Discovery of a new dinosaur with shark teeth
Dated at more than 113 million years ago, the paleontologists asserted that the fossils belonged to the one of the most important Thai dinosaurs ever discovered.
It is the Siamraptor suwati. Discovered in Thailand, it has sliced flesh with razor-sharp teeth rather than crushing the bones of its prey. Tyrannosaurs were seen as the kings of the prehistoric world. They're among the largest and most charismatic of giant predators to stalk the Earth during the age of dinosaurs.
In addition to the Thai dinosaur, the Carcharodontosaurus was also a genus of carnivorous dinosaurs. It existed during the Cenomanian stage of the mid-Cretaceous period in Northern Africa. This dinosaur is currently known to include two species: C. saharicus and C. iguidensis, which were among the larger Theropoda, nearly as large as or even larger than Tyrannosaurus, Giganotosaurus, and Spinosaurus.
The genus Carcharodontosaurus was named after the shark genus Carcharodon. Itself composed of the Greek Greek karchar[os] (κάρχαρος, meaning "jagged" or "sharp") and odōn (ὀδών, "teeth"), and the suffix -saurus ("lizard").
Nigersaurus did not exhibit the same modifications seen in the jaws of other dinosaurs with dental batteries, or mammals with elaborated chewing functions. The lower jaw was S-shaped and divided into the subcylindrical transverse ramus, which contained the teeth, and the back ramus. It was more lightweight and the location was at the foremost of the muscle attachments. The tooth row were distanced and expanded to the sides from the plane of the main ramus of the lower jaw. The jaws also contained several fenestrae, including three that were not presented in other Sauropods. The front ends of the jaws had grooves that indicated the presence of a keratinous (horny) sheath. Nigersaurus was the only known tetrapod animal to have jaws wider than the skull and teeth that extended laterally across the front. The snout was even broader than those of the "duck-billed" Hadrosaurs.
The Cretaceous is a geological period that lasted from about 145 to 66 million years age (mya). It is the third and final period of the Mesozoic Era, as well as the longest. At nearly 80 million years, it is the longest geological period of the entire Phanerowoic.
The name is derived from the Latin creta, chalk, which is abundant in the latter half of the period. It is usually abbreviated K, for its German translation Kreide. The Cretaceous was a period with a relatively warm climate, resulting in high eustatic sea levels that created numerous shallow inland seas.
Oceans and seas were populated with now-extinct marine reptiles, ammonites and rudists, while dinosaurs continued to dominate on land. The world was ice free, and forests extended to the poles. During this time, new groups of mammals and birds appeared. During the Early Cretaceous, flowering plants appeared and began to rapidly diversify, becoming the dominant group of plants across the Earth by the end of the Cretaceous, co-incident with the decline and extinction of previously widespread gymnosperm groups.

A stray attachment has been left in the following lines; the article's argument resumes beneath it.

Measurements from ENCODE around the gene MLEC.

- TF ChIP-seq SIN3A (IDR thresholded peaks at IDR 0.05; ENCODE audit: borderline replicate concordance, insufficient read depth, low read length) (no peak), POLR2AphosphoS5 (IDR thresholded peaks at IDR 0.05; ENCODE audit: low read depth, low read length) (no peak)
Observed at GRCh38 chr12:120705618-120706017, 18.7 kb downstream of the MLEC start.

The Cretaceous (along with the Mesozoic) ended with the Cretaceous extinction event, a large mass extinction in which many groups, including non-avian dinosaurs, pterosaurs, and large marine reptiles died out.
The end of the Cretaceous was defined by the abrupt Cretacious-Paleogene boundary (K–Pg boundary), a geologic signature associated with the mass extinction which lies between the Mesozoic and Cenozoic eras.
The Jurassic is a geologic period and system. It spanned 56 million years ago from the end of the Triassic Period, 201.3 million years ago (Mya) to the beginning of the Cretaceous Period 145 Mya.
The Jurassic constitutes the middle period of the Mesozoic Era. The Jurassic is named after the Jura Mountains in the European Alps, where limestone strata from the period were first identified.
The start of the period was marked by the major Triassic-Jurrasic extinction event. Two other extinction events occurred during the period: the Pliensbachian-Toarcian extinction in the Early Jurassic, and the end Jurassic transition, which is disputed in its impact.
This period is divided into three epochs: Early, Middle and Late. Similarly, in stratigraphy, the Jurassic is divided into the Lower Jurassic, Middle Jurassic, and Upper Jurassic series of rock formations.
By the beginning of the Jurassic, the supercontinent Pangaea had begun rifting into two landmass: Laurasia to the north, and Gondwana to the south. This created more coastlines and shifted the continental climate from dry to humid, and many of the arid deserts of the Triassic were replaced by lush rainforests.
On land, the fauna transitioned from the Triassic fauna, dominated by both dinosauromorph and pseudosuchian archosaurs, to one dominated by dinosaurs alone. The first birds also appeared during the Jurassic, having evolved from a branch of theropod dinosaurs. Other major events include the appearance of the earliest lizards, and the evolution of therian mammals.
Crocodilians made the transition from a terrestrial to an aquatic mode of life. The oceans were populated by marine reptiles such as ichthyosaurs and plesioraurs, while pterosaurs were the dominant flying vertebrates.